Last week, we watched to see if BlackBerry (NASDAQ: BBRY ) would circle the wagons and survive the swirling acquisition vultures overhead ("So What is Really Happening With BlackBerry"). This morning, there is positive news that BlackBerry is doing just that. Prior to the market opening, the BlackBerry Board decided to forego an outright buyout bid by Fairfax but raised $1 billion from them to stay alive.
According to a Monday press release, BlackBerry "has entered into an agreement pursuant to which Fairfax Financial Holdings Limited ("Fairfax") and other institutional investors (collectively, the "Purchasers") will invest in BlackBerry through a U.S. $1 billion private placement of convertible debentures."
The capital transfusion avoids an outright sale and floats BlackBerry while more changes can be made.
"This financing provides an immediate cash injection on terms favorable to BlackBerry, enhancing our substantial cash position," said Barbara Stymiest, Chair of BlackBerry's Board
But there's more to this move than a capital lifeline. CEO Thorsten Heins is out along with several board members. Heins also gets to bail with a hefty golden parachute worth an estimated $22 million.
Fresh juice for BlackBerry
This is exactly what BlackBerry watchers have wanted to see long ago. Ever since BlackBerry started to hit heavy turbulence in the market, everyone knew that Thorsten Heins did not represent change. He was groomed by the previous co-CEOs Mike Lazaridis and Jim Balsillie that led BlackBerry into this mess in the first place. His appointment was a clear signal that bad management would continue.
Heins has presided over a company that has been begging for a turnaround since January of 2012. Instead, investors have watched the stock fall from as high as $18 down to the mid-$6 range since he took the CEO seat. BlackBerry has suffered a perpetual status quo of bad execution. For proof, one only needs to look at the multiple delays in the launch of BlackBerry 10, the operating system hailed to be the savior of the company. In addition, several new phone releases were delayed over the past year, adding further frustration for the BlackBerry customer base. Heins' role at CEO was a bad move for BlackBerry and his departure is long overdue.
Taking it on the Chen
There may be no need, however, for an extensive CEO search after all.
John Chen, formerly of Sybase and Siemens, has been named interim-CEO and Prem Watsa, Chairman and CEO of Fairfax, will be appointed Lead Director and Chair of the Compensation, Nomination and Governance Committee.
I look forward to rejoining the BlackBerry Board and to working with the other directors and management team, under John Chen's leadership, to shape the next stage of BlackBerry's strategy and growth, said Watsa.
Chen is well known for his turnaround efforts at Sybase. Chen introduced the concept of the "Unwired Enterprise" at the firm, extending enterprise applications to mobile users. He can bring turnaround experience to BlackBerry and that is exactly what the company needs. It will be very interesting to see what happens when Chen assumes the CEO chair in the coming weeks.
Is this BlackBerry's Waterloo?
BlackBerry shares are took a nose dive on the news early but is slowly recovering some of its early day losses. Last week, I wrote that the company appears to have no intention of going under any time soon regardless of the naysaying in the market. With today's $1 billion injection, the welcomed departure of Heins and the naming of John Chen to serve as interim-CEO, BlackBerry continues to maintain a weak heartbeat.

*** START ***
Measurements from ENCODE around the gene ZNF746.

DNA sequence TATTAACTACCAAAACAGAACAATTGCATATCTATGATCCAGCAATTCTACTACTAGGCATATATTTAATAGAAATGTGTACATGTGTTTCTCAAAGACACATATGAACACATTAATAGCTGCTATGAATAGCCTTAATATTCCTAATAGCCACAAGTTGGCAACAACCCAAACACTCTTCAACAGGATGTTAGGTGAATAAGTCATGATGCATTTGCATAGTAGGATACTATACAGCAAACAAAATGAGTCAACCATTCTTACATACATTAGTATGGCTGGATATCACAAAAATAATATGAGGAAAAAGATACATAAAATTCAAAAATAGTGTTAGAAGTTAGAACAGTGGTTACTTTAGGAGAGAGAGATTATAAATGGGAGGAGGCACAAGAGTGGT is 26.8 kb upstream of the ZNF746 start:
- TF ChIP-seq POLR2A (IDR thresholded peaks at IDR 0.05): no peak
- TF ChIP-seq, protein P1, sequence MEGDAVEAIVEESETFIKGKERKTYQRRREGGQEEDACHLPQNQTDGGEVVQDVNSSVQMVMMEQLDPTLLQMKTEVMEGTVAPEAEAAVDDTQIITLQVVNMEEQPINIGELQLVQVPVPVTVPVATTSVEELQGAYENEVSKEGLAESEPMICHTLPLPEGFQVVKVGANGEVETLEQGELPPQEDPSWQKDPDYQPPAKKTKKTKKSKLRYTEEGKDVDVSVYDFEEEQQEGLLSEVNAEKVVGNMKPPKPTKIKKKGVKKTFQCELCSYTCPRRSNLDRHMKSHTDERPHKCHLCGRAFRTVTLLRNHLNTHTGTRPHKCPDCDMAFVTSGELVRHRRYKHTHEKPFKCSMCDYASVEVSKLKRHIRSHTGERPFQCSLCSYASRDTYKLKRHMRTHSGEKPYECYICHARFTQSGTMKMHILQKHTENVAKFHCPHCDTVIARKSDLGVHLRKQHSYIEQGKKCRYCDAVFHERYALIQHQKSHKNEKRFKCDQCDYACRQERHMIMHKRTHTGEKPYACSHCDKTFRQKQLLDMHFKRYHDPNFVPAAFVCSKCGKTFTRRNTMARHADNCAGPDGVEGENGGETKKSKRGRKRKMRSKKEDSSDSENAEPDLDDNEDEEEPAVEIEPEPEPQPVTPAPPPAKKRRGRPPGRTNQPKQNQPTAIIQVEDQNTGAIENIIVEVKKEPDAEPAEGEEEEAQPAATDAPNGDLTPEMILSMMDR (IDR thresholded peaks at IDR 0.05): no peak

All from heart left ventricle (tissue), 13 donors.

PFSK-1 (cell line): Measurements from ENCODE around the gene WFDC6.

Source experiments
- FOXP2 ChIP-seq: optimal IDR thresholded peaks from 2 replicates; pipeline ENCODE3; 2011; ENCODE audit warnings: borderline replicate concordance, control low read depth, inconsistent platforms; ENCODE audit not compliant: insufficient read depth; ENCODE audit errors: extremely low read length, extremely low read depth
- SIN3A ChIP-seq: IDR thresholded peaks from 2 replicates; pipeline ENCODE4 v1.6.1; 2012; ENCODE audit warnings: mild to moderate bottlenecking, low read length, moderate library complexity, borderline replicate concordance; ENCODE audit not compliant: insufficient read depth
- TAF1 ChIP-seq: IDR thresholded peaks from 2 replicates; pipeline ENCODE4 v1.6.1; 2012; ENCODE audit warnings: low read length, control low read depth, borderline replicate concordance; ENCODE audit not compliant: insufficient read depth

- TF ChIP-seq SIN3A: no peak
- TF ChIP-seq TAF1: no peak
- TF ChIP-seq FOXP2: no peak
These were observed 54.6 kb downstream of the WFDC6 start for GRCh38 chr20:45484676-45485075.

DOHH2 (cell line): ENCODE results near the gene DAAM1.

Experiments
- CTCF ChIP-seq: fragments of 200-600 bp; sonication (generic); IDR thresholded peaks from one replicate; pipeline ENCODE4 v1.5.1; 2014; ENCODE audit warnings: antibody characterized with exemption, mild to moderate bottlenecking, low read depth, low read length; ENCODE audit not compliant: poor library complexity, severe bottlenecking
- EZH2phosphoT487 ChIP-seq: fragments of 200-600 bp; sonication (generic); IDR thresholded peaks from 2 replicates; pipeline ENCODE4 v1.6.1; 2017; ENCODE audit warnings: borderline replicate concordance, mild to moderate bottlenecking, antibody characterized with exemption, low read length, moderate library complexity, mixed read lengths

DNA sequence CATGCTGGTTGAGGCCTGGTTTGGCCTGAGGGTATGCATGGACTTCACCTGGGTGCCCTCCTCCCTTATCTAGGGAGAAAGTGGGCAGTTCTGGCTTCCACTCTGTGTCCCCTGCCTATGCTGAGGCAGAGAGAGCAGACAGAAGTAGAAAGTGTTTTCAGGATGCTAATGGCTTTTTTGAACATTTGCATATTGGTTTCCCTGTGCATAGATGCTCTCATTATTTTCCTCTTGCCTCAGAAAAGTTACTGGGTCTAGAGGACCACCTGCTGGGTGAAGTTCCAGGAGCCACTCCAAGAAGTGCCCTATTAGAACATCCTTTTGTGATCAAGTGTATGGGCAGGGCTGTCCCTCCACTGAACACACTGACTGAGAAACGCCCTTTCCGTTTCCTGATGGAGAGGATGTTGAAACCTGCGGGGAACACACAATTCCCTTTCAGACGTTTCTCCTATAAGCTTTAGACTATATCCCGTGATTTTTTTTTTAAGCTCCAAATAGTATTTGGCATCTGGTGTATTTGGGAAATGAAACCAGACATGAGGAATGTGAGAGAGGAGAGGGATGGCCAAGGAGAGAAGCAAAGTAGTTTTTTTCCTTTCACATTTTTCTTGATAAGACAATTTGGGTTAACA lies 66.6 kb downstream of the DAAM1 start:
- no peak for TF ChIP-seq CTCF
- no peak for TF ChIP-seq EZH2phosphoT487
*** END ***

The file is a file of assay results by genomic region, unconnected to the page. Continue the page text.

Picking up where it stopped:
Can Chen make the necessary operational changes to get execution and product delivery back on track? Specifically, can Chen also retain their talent or will many techs start jumping ship? In recent weeks, Apple and Intel have both held recruiting events near the BlackBerry Waterloo campus. Google and Square have also opened offices in Waterloo hoping to lure away remaining BlackBerry talent.
Is the juice worth the squeeze?
Will BlackBerry split the company into separate hardware and software firms? Is the firm holding out for a future deal of some kind? Is BlackBerry in a death spiral? Jim Cramer called this a "desperation move" on CNBC Monday morning. Regardless of the $1 billion infusion, the truth remains that the cash clock is ticking for Blackberry. While many analysts remain in a hold pattern, many are starting to slide to an underperform or sell stance.
There may still exist a breath of life if Blackberry can start executing on delivery of their operating systems and beefed up products while maintaining a loyal following. Over at Apple, some think Tim Cook does not have the same Steve Jobs intensity, leading to a slowdown or complete lack of innovation in their product line over the past year. Microsoft also continues to struggle to find its way in the smartphone market. This is providing a little extra cushion, allowing BlackBerry room to get its house in order.
Even with no debt and major cash on the books to allow the company to languish longer, it is clear that time is running out for BlackBerry. Investors are reading today's news with a bit of disappointment. Uncertainty remains as to what exactly will happen. As the stock remains depressed due to market negativity and cash burn, some see opportunity in chaos. Retaining Chen may be the answer. This is likely the final move that will truly make or break BlackBerry's future in North America once and for all.
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